Threatened, Endangered, and Diversity Program

Program mission: to conserve the natural diversity of Alaska's wildlife, habitats, and ecosystems.

The Threatened, Endangered, and Diversity Program works proactively with state, federal, and private partners to conserve wildlife species before they become threatened or endangered, to recover species already imperiled, and to keep "common species common."

Program History

Hunters, anglers and trappers have long supported the conservation of game and furbearing species through license fees. However, conservation of a broad diversity of nongame species that play critical roles in ecosystems and are important to Alaskans, lacked a dedicated source of state or federal funding until 2001. That year, new sources of federal funding became available for this broader scope of conservation. Known today as the State Wildlife Grant (SWG) program, this funding led to the creation of the Alaska Department of Fish and Game's Threatened, Endangered, and Diversity (TED) Program, which includes Wildlife Diversity biologists and the Endangered Species Coordination team.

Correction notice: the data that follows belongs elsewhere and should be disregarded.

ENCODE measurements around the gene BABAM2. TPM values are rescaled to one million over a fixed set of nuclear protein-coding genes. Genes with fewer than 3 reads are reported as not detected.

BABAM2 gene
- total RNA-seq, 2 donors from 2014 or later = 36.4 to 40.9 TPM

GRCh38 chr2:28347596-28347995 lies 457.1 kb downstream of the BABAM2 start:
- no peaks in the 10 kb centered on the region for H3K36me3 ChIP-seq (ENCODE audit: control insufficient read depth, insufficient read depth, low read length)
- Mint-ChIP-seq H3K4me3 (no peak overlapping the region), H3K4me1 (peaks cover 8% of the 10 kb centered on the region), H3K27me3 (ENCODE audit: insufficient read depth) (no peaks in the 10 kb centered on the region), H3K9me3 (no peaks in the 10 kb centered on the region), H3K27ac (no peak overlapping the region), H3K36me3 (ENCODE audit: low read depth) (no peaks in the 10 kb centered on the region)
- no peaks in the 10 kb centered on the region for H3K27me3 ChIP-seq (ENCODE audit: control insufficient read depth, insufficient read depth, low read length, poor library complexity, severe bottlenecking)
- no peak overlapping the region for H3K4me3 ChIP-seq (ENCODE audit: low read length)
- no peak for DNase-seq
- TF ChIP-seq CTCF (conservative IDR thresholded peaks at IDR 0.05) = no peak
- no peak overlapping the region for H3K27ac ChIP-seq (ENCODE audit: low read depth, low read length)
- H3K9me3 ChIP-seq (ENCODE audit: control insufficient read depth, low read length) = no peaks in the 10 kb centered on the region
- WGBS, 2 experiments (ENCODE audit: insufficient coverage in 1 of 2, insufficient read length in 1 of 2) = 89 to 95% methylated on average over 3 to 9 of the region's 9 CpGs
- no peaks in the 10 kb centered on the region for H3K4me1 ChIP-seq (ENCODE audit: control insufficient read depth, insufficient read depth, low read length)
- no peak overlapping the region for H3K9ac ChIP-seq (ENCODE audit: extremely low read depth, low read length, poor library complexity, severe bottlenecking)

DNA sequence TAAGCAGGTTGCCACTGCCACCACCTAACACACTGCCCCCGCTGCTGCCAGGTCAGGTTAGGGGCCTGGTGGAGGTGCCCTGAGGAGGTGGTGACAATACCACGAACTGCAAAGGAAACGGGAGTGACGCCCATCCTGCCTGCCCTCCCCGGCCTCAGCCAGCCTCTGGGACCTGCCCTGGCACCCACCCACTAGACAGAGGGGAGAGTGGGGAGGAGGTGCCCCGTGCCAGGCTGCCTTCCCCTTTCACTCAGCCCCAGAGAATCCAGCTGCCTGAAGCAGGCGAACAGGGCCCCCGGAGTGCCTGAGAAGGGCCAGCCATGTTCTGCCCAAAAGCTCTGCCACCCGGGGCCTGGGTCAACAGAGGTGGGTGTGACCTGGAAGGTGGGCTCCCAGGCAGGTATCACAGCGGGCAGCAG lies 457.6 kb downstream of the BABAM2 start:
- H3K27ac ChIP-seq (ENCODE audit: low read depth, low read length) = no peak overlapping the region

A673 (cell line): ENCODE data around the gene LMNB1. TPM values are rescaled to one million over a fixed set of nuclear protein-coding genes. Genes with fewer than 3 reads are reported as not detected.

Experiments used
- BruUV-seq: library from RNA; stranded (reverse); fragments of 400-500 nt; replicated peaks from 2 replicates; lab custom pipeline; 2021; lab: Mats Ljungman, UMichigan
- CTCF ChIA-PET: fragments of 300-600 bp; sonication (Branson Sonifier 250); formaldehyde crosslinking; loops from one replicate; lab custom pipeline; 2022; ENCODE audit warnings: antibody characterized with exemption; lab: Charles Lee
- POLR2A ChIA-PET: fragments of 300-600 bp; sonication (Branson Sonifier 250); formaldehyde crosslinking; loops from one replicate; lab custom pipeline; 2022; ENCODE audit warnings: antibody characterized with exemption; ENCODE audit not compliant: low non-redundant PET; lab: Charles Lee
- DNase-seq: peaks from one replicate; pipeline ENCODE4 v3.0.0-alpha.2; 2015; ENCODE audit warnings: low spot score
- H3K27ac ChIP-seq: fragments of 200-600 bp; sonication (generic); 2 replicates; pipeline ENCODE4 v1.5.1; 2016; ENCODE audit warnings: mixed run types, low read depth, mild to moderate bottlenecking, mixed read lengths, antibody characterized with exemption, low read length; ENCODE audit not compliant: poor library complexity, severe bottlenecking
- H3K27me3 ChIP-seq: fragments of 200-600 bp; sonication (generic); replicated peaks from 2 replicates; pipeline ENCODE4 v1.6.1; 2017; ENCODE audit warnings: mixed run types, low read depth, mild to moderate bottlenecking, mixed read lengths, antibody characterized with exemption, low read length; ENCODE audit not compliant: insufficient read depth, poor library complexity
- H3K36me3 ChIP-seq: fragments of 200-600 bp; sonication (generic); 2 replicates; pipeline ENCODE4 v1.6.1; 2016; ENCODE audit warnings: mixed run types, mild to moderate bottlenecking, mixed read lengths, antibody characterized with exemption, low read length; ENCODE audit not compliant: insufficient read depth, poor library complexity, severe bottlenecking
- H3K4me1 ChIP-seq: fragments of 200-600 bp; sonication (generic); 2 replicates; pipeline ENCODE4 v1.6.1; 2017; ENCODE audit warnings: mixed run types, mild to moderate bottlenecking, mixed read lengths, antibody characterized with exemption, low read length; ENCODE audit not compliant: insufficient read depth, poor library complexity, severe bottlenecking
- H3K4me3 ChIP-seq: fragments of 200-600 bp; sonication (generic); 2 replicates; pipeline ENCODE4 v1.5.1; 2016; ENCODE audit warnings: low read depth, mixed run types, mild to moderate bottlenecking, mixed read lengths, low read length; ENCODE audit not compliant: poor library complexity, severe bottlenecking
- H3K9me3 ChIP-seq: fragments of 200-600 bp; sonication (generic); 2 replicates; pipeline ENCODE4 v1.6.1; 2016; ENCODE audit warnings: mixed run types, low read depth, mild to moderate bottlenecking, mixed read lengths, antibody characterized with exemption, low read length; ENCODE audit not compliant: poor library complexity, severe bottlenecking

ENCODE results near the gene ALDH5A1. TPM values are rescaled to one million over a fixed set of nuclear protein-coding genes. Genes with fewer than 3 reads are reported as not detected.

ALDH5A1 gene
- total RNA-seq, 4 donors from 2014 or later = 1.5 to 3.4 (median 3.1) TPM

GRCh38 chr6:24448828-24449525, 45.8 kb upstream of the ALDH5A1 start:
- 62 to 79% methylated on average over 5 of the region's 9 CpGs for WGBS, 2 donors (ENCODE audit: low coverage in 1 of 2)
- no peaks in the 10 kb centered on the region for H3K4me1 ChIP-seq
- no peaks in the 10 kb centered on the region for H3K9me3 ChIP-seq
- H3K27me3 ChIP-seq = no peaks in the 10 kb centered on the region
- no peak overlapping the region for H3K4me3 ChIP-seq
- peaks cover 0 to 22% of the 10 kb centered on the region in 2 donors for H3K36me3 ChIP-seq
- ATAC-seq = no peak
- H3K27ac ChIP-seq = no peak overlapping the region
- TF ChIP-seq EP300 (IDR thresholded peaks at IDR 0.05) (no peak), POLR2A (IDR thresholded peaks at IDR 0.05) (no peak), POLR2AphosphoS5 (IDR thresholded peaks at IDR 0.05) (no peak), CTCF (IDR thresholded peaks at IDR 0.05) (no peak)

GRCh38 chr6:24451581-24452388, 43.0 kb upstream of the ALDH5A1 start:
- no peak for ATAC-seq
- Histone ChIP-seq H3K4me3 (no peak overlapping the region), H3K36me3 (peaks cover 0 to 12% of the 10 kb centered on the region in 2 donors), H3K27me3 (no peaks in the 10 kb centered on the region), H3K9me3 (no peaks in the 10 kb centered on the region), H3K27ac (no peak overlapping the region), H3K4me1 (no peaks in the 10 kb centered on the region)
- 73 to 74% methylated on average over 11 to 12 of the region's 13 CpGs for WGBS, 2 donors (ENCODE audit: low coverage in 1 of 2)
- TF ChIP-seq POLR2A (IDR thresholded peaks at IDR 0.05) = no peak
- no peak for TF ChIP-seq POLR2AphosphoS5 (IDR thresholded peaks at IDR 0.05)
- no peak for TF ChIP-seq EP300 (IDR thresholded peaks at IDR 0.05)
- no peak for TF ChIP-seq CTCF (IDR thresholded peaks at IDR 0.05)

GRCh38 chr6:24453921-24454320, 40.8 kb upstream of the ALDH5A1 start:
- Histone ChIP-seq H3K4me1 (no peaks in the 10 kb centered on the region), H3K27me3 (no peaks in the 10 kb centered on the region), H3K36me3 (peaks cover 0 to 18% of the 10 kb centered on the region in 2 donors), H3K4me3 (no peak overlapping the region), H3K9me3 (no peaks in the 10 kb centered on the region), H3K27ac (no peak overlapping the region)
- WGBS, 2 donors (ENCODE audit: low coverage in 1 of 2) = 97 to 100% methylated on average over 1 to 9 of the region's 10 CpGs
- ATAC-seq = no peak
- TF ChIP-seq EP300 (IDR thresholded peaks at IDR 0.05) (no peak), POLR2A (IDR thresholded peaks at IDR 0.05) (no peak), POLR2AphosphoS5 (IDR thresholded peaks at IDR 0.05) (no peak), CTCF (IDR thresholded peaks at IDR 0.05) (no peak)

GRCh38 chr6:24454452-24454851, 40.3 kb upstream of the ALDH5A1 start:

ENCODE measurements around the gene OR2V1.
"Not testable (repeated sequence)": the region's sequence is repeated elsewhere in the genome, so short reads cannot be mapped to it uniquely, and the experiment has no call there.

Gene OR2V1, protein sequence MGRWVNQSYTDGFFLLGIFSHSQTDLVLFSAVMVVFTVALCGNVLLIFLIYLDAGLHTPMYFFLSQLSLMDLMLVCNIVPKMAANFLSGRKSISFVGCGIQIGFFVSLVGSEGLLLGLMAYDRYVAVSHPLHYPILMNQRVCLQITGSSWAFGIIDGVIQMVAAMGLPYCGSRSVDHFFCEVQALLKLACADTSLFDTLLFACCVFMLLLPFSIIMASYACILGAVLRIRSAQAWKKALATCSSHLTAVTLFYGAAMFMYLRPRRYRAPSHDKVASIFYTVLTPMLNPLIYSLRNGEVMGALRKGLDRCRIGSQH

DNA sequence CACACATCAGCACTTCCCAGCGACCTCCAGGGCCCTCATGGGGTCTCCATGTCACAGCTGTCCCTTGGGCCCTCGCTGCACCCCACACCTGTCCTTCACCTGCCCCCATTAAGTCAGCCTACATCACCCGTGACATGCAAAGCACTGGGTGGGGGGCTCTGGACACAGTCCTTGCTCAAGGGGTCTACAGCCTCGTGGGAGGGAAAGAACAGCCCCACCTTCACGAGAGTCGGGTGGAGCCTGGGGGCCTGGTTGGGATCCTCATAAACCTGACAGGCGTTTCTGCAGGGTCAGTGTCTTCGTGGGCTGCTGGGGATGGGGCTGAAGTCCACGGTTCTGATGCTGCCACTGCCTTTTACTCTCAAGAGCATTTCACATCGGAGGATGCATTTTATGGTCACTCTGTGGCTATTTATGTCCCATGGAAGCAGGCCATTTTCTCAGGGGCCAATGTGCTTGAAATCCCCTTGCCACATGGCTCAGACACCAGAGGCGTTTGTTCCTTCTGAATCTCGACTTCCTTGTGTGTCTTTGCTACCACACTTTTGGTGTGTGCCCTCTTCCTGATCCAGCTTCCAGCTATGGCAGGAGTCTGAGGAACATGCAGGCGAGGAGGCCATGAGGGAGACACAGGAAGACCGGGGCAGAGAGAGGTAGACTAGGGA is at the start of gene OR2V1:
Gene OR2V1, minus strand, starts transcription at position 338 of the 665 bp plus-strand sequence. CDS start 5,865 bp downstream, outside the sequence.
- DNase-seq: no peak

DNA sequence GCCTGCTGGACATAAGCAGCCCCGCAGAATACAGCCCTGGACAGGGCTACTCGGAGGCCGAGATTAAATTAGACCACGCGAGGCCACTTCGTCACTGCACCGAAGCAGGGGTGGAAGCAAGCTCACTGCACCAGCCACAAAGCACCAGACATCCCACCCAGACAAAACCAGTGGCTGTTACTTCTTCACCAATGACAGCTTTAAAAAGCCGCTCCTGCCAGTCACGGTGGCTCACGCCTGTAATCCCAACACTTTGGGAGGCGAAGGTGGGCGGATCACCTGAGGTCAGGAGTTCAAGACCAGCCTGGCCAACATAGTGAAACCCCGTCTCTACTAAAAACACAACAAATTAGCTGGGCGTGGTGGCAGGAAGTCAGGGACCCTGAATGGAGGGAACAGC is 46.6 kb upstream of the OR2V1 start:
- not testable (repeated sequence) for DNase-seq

What We Do

Our team of Wildlife Diversity Biologists in the program monitor and conduct research on species of conservation concern to mitigate threats, reverse declines, and avoid the need for listing under the federal Endangered Species Act. For more information on species currently being monitored see the Current Projects page.

The Endangered Species Coordination team assists in recovering imperiled populations by participating in and leading Recovery Teams, as well as working with federal partners to provide additional information on the status of species throughout the state. For information on listed species and recovery efforts see the Endangered and Threatened Species page.

Biologists from both elements of the TED Program work together to develop the State Wildlife Action Plan, which is renewed every 10 years.

Support the mission of the TED Program by buying a conservation stamp.